Cosmetics is actually only the beginning. Most Dan Wesson's can shoot right up their with the custom brand 1911's in terms of accuracy and it has been proven on several tests comparing them on 1911forum. In addition Dan Wesson actually sets all their triggers at 4.5 lbs and they break consistently clean with no creep. A typically Colt from my sample of over a dozen has so such guarantee.
Combine the mechanical accuracy of the Dan Wesson with a excellent trigger and someone who can actually shoot will in fact notice a difference. Because you cannot doesn't mean that another shooter will not.
In addition Dan Wesson uses tool steel parts for the fire control group, bar stock steel for the thumb safety and has no MIM parts. So quality of parts would also go to Dan Wesson.
I will say that the Wiley Clapp is probably the best carry 1911 that Colt has to offer and has a lot of features for the money.
I think you are missing the point of my statements. In 99% of peoples hands the mechanical accuracy of a particular gun is not going to make a real world difference. One should not give advice to someone buying their first 1911 as if they are in the 1% of shooters. Most people cannot shoot a 5" group at 50 yards which is what the poor Colt shot in Dave Severns 2010 shootout. Most people cannot hit a man sized target at 50 yards.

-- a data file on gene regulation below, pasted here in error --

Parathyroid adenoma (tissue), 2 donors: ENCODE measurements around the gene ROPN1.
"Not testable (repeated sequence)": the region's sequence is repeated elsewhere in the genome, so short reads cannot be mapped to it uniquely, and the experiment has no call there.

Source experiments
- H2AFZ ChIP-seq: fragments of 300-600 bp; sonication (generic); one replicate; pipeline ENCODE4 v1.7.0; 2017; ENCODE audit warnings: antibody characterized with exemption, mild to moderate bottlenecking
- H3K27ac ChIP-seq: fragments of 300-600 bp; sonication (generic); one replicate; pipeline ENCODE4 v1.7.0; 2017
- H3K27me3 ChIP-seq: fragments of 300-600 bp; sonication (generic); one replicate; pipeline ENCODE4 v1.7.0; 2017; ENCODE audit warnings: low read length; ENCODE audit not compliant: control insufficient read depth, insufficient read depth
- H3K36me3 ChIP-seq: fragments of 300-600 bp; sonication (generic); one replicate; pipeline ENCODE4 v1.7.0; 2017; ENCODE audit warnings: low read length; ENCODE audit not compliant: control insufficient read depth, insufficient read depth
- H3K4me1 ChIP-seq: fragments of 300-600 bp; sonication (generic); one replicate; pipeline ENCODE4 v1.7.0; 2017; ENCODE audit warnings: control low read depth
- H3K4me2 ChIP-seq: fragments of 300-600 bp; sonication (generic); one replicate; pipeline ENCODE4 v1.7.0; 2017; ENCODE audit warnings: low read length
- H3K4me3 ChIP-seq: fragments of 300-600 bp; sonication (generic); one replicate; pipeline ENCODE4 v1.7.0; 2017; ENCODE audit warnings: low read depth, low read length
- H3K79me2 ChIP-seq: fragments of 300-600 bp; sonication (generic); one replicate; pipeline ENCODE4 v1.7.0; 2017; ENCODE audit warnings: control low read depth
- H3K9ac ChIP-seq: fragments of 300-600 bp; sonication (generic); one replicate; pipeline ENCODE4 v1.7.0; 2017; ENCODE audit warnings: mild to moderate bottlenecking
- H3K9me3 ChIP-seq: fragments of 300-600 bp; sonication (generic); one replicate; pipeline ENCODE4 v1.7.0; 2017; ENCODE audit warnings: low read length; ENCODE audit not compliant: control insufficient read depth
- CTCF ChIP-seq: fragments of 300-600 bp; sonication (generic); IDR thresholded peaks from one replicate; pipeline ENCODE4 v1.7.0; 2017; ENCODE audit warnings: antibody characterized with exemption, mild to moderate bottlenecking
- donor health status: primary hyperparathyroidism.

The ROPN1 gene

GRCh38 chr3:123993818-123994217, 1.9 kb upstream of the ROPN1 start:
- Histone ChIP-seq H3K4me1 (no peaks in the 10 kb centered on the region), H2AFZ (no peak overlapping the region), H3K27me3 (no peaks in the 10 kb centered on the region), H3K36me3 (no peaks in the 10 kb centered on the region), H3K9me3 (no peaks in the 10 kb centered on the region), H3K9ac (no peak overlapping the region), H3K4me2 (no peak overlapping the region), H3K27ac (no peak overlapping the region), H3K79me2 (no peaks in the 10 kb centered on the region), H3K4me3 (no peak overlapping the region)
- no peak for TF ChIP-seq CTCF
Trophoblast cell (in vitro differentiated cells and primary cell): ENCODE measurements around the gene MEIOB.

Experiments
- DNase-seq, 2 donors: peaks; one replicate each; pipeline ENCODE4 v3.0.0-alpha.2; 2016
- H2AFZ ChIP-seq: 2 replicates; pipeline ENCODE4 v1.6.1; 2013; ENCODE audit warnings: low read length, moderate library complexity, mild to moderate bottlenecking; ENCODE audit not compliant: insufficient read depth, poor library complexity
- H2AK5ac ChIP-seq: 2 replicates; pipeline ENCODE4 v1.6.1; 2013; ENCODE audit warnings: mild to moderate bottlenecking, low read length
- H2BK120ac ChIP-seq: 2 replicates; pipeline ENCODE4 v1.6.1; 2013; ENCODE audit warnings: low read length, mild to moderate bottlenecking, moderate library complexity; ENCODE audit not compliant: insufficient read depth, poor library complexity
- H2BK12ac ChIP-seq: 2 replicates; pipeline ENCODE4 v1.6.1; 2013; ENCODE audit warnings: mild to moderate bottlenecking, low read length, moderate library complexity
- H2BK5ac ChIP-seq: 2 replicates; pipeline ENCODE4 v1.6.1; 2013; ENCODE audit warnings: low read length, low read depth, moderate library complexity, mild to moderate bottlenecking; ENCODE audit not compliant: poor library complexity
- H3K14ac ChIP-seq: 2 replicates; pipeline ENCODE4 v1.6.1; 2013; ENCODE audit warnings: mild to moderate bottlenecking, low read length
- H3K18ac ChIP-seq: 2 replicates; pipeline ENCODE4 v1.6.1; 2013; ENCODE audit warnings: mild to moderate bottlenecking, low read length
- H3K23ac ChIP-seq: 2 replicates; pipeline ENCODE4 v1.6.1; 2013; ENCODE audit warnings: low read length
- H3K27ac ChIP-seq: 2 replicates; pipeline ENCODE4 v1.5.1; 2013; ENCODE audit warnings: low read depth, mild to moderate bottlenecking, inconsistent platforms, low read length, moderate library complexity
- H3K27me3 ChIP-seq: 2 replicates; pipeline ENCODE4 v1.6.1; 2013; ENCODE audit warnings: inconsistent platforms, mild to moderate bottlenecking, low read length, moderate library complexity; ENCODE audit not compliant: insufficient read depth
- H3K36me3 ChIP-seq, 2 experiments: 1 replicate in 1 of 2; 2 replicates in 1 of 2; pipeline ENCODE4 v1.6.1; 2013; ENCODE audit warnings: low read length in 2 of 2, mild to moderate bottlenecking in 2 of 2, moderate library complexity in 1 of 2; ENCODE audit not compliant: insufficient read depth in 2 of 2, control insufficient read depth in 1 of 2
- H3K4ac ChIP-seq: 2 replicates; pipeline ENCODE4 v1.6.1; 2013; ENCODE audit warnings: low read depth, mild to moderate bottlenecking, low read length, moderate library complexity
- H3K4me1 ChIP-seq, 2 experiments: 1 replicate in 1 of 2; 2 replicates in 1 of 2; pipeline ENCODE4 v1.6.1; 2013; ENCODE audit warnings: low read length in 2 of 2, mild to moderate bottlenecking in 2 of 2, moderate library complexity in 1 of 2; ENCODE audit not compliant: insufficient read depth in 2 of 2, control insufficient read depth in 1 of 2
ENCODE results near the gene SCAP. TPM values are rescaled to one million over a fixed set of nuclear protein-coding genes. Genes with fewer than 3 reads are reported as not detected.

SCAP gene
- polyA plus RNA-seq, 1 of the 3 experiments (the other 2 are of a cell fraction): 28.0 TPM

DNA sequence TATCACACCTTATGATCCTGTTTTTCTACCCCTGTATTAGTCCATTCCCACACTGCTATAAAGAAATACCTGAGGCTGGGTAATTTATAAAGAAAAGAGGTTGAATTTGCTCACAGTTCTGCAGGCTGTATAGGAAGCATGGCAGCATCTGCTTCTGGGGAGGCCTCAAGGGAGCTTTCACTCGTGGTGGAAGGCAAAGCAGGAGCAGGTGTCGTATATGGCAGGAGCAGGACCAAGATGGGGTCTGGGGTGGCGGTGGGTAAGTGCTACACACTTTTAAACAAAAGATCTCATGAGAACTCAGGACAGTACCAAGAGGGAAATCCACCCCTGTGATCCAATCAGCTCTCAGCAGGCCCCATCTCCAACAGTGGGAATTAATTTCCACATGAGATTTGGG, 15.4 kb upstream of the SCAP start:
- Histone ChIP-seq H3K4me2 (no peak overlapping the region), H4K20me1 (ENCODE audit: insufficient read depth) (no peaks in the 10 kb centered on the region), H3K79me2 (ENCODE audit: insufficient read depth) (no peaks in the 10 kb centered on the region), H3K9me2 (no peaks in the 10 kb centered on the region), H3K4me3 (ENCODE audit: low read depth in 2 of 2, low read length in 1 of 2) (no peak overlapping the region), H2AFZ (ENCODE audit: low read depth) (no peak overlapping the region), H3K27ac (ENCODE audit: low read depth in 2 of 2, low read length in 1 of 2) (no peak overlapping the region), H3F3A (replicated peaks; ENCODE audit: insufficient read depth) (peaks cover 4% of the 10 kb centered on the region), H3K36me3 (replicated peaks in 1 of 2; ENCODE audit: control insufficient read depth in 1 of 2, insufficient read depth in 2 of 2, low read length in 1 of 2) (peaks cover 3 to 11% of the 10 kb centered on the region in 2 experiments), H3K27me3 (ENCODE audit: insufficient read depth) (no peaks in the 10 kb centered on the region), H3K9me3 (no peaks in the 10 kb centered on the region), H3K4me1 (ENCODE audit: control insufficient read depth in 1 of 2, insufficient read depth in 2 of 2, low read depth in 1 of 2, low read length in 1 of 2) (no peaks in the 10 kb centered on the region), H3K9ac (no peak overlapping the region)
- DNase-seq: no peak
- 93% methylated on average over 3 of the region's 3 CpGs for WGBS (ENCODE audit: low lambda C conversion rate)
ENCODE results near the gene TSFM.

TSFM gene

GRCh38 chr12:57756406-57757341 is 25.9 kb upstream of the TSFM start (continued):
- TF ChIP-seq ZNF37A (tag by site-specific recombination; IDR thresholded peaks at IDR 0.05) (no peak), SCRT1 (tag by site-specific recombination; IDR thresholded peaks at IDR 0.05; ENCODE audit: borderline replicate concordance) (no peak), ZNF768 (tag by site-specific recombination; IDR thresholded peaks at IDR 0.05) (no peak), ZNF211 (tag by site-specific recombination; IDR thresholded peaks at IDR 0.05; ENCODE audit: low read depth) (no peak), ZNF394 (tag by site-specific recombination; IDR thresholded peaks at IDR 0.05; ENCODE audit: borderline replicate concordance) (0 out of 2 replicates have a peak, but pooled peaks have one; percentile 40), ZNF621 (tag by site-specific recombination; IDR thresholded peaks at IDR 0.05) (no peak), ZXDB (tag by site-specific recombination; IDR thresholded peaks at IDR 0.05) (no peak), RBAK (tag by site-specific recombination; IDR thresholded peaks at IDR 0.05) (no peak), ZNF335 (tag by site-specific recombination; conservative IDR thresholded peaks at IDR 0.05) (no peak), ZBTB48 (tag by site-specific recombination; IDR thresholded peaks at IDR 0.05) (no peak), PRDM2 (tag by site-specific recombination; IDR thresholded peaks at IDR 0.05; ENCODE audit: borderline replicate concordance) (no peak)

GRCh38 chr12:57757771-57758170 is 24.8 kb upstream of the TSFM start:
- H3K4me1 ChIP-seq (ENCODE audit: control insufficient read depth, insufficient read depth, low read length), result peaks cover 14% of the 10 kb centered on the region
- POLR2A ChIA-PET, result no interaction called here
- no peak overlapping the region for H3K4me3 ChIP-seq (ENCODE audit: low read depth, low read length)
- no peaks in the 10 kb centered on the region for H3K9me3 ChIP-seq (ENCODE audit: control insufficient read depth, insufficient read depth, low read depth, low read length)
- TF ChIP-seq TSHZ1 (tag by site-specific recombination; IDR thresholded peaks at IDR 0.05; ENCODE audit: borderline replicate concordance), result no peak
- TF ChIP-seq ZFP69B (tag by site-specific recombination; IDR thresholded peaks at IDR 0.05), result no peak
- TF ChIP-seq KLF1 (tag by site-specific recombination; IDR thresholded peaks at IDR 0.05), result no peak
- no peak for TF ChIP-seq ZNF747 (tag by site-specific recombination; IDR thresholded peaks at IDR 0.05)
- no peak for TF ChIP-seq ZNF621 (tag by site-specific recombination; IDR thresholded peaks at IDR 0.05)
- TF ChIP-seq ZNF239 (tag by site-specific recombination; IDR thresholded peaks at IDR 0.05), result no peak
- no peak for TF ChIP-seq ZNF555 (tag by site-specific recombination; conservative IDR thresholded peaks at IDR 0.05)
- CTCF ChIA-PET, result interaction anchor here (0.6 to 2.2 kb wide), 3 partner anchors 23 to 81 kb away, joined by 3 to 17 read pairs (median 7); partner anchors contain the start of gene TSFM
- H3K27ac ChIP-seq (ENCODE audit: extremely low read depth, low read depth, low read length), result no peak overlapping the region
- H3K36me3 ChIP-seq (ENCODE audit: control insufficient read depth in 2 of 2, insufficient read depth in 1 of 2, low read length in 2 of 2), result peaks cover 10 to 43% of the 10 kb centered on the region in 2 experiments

Here is a link to Dave's Shootout http://forums.1911forum.com/showthread.php?t=255555
Tests like Dave's are shot out of a ransom rest. How many people can get even close to the mechanical accuracy of any 1911 in a rest? Honestly ask yourself can you shoot sub 2" groups are 50 yards???? I know I cannot. I know that I have a hard time keeping shots on paper at 50 yards and when I look around the range at other peoples targets mine for the most part look better than most.
Since most people cannot maximize the mechanical accuracy inherent in the gun the mechanical accuracy of this 1911 vs that 1911 becomes less meaningful. Not irrelevant but less meaningful for 99% of us if we are being honest with ourselves. Again does it make sense to give advice to someone buying their first 1911 as if they are in that 1%. For the avg person and IMHO to this OP one has to ask is it worth 50% more? A Colt being $900 give or take and a Dan Wesson Valor being $1500+ depending on finish. The law of diminishing returns is really kicking in. It is up to each person to make that calculation. It is not something which can be stated as if it were objective truth.
Too many people think that higher price = better gun performance. This is not always the case. If higher price = better shooting gun the Ed Brown Kobra should have shot the tightest group right? In Severns test it did not but tests like his are too small a sample to draw universally meaningful conclusions.
I am in no way arguing that one should not pay for quality steel tool parts or that the overall fit and finish of a particular gun is not worth paying for. I certainly have and will continue to pay for it. I just think people give good advice, like buy a DW, that is too often not based in the practical reality. I own A Dan Wesson CBOB because I wanted one. I own a Les Baer TRS because I valued the work and craftsmanship that went into it not because it can shoot sub 2" groups out of a rest and my Colt 70 Repo couldn't.